Obduskey v. McCarthy & Holthus LLP
In 2007, Colorado resident Dennis Obduskey obtained a $329,940 home loan. Two years later, he defaulted on the loan, and his creditor retained respondent—a law firm—to initiate a non-judicial foreclosure, a process by which a trustee is authorized to take and sell a consumer’s home to fulfill an unpaid home mortgage. Obduskey filed a complaint with the Consumer Financial Protection Bureau and sued in federal district court, alleging that respondent violated the FDCPA by, among other things, failing to provide the written verification of the debt to which he was entitled under the FDCPA. The district court held that Obduskey failed to state a claim because the FDCPA does not apply to non-judicial foreclosure. The U.S. Court of Appeals for the Tenth Circuit affirmed the district court’s ruling. In March 2018, Obduskey asked the Supreme Court to hear his case, and the Supreme Court agreed to do so.
CAC filed a friend-of-the-court brief in the Supreme Court on behalf of members of Congress in support of Obduskey. In our brief, we explained that under the plain text of the FDCPA, non-judicial foreclosures qualify as debt collection. After all, a home mortgage is a debt, and non-judicial foreclosure is a means of obtaining payment for that debt, either by prompting a consumer to pay the debt in order to avoid foreclosure, or by selling the home through the foreclosure process and using the proceeds to pay the debt. Moreover, holding that non-judicial foreclosure is debt collection accords with Congress’s plan in passing the FDCPA. Congress passed the FDCPA to prevent debt collectors from engaging in deceptive and harassing practices in their communications with consumers, and these practices are at least as common in communications regarding non-judicial foreclosure as they are in other types of debt collection communications. Finally, while some courts have suggested that treating non-judicial foreclosure as debt collection would undermine state foreclosure laws, our brief explains that these laws do not conflict with the FDCPA. Moreover, if a state law did conflict with the FDCPA, the FDCPA explicitly preempts that state law. Thus, purported conflicts with state law provide no reason to interpret the Act in a manner that is inconsistent with its text and Congress’s plan in passing it.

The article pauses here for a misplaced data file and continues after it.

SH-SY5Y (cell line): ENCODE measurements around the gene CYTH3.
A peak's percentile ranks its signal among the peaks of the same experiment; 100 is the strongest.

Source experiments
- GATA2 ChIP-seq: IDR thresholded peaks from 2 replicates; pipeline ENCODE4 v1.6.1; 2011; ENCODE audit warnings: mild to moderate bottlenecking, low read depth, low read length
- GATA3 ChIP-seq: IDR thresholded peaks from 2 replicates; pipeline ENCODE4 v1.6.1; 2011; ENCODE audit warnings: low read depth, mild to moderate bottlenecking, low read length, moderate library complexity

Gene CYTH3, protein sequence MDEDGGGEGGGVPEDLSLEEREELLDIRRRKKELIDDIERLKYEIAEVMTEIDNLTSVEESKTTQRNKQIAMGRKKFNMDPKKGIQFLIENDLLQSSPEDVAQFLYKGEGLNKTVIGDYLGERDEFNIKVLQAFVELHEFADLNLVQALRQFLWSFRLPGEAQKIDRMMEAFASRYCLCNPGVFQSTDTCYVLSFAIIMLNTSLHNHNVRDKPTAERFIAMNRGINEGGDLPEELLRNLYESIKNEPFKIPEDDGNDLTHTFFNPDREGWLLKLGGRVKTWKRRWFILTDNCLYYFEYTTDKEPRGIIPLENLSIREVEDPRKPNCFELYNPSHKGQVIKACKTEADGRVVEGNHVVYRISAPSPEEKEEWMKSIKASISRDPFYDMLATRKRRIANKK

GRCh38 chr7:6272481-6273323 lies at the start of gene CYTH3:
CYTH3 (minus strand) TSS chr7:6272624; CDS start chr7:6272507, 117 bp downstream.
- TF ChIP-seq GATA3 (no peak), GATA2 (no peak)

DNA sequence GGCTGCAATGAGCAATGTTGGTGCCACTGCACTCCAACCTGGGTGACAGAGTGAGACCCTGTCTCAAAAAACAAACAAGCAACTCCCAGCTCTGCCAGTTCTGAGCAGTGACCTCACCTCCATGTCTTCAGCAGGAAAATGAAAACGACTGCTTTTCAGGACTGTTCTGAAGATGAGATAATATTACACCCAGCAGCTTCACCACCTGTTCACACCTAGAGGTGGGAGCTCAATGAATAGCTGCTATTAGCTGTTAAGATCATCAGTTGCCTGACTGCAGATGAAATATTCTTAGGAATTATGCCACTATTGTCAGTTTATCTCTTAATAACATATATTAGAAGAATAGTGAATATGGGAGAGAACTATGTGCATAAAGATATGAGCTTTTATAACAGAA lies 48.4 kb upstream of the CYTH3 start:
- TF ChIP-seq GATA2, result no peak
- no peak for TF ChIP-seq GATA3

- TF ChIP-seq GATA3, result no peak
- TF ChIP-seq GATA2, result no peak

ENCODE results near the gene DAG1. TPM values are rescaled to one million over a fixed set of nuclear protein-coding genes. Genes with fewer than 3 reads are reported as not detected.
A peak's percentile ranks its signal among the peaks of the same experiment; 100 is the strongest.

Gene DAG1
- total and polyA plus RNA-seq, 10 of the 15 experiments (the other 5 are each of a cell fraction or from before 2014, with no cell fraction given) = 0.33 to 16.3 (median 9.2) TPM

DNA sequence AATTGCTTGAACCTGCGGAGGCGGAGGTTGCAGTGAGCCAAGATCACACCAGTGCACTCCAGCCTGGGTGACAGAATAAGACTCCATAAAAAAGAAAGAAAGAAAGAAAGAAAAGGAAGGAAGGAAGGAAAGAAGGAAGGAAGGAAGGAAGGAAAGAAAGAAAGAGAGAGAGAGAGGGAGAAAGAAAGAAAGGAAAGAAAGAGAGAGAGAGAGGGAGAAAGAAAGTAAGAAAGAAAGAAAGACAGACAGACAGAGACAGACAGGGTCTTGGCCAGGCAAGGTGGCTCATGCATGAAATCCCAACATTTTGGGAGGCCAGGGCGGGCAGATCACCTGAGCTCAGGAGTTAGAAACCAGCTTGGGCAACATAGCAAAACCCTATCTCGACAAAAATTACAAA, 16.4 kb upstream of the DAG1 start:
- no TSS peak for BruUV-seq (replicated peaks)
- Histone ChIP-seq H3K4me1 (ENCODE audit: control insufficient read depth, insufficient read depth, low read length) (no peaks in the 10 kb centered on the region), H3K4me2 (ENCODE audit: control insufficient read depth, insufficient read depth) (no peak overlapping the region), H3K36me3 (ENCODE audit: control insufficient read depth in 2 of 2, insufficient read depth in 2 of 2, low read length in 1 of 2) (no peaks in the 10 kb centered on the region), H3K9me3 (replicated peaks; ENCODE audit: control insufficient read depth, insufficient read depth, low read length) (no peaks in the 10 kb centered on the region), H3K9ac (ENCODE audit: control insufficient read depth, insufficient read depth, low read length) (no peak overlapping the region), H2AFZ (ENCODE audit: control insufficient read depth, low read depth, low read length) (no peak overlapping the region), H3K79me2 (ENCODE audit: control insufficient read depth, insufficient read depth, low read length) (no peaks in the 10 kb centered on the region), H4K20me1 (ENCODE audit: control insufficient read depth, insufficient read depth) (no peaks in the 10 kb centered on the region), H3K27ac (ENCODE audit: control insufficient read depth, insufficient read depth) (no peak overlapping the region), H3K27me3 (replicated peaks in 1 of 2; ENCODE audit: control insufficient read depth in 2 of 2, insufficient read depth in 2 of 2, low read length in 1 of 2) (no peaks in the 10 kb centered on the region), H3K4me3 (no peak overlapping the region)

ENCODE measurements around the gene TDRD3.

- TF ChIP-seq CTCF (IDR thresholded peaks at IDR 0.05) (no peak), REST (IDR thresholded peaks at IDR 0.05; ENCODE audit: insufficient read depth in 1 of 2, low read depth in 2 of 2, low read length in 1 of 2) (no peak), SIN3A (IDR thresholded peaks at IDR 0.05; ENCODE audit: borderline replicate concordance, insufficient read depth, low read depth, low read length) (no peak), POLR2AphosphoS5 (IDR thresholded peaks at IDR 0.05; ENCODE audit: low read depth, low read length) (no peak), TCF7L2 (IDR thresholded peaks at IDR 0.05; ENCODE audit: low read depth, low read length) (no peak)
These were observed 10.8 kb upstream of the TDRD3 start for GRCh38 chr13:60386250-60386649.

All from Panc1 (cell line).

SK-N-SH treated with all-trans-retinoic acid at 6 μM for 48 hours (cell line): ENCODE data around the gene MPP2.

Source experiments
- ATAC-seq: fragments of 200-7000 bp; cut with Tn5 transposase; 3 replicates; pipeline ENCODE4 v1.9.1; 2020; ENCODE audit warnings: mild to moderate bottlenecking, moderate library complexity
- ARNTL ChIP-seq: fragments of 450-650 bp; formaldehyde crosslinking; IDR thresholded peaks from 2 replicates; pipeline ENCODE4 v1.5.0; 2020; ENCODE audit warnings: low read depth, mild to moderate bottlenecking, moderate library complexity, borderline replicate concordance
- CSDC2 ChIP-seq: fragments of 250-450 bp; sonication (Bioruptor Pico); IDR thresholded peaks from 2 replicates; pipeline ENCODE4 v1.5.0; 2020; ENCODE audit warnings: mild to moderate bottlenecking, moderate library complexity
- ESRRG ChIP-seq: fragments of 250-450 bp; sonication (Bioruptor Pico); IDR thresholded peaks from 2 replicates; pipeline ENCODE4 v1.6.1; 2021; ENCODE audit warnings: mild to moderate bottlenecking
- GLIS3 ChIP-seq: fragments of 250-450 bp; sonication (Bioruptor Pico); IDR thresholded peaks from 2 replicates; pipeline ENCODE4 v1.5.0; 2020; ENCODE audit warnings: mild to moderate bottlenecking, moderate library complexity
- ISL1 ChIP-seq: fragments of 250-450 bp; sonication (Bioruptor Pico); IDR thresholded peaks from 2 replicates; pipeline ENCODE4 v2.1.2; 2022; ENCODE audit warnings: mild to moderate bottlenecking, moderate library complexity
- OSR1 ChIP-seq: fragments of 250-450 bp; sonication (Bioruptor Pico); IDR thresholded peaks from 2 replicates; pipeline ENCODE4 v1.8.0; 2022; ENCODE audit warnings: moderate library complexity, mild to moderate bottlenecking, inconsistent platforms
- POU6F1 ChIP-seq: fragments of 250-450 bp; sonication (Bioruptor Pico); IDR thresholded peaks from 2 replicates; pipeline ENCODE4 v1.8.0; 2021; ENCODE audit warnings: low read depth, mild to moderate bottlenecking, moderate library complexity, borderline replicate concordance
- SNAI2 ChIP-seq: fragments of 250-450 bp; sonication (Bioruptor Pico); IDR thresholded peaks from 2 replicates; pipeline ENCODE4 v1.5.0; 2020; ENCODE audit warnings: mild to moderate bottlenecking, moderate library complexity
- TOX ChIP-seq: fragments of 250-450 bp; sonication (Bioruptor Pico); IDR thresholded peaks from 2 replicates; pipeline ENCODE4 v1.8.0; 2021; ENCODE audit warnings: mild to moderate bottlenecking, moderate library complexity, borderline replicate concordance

The court held that businesses engaged in non-judicial foreclosure do not qualify as debt collectors under the FDCPA. Though the Court acknowledged that non-judicial foreclosure would otherwise fit within the broad definition of “debt collector,” the Court held that the secondary definition of “debt collector,” which applies to the collection of a security interest, suggested that Congress intended for non-judicial foreclosure to be excluded from the broader definition. In a concurrence, Justice Sotomayor noted that it was “too close a case for [her] to feel certain that Congress recognized that this complex statute would be interpreted the way that the Court does today,” and that Congress could clarify the statute if the Court got it wrong. She also highlighted the majority’s acknowledgement that nothing in the Court’s opinion “‘suggest[s] that pursuing nonjudicial foreclosure is a license to engage in abusive debt collection practices like repetitive nighttime phone calls; enforcing a security interest does not grant an actor blanket immunity from the Act.'”
June 28, 2018
Supreme Court grants certiorari
September 17, 2018
CAC files amicus briefU.S. Sup. Ct. Amicus Brief
January 7, 2019
The Supreme Court hears oral arguments
March 20, 2019
The Supreme Court issues its decision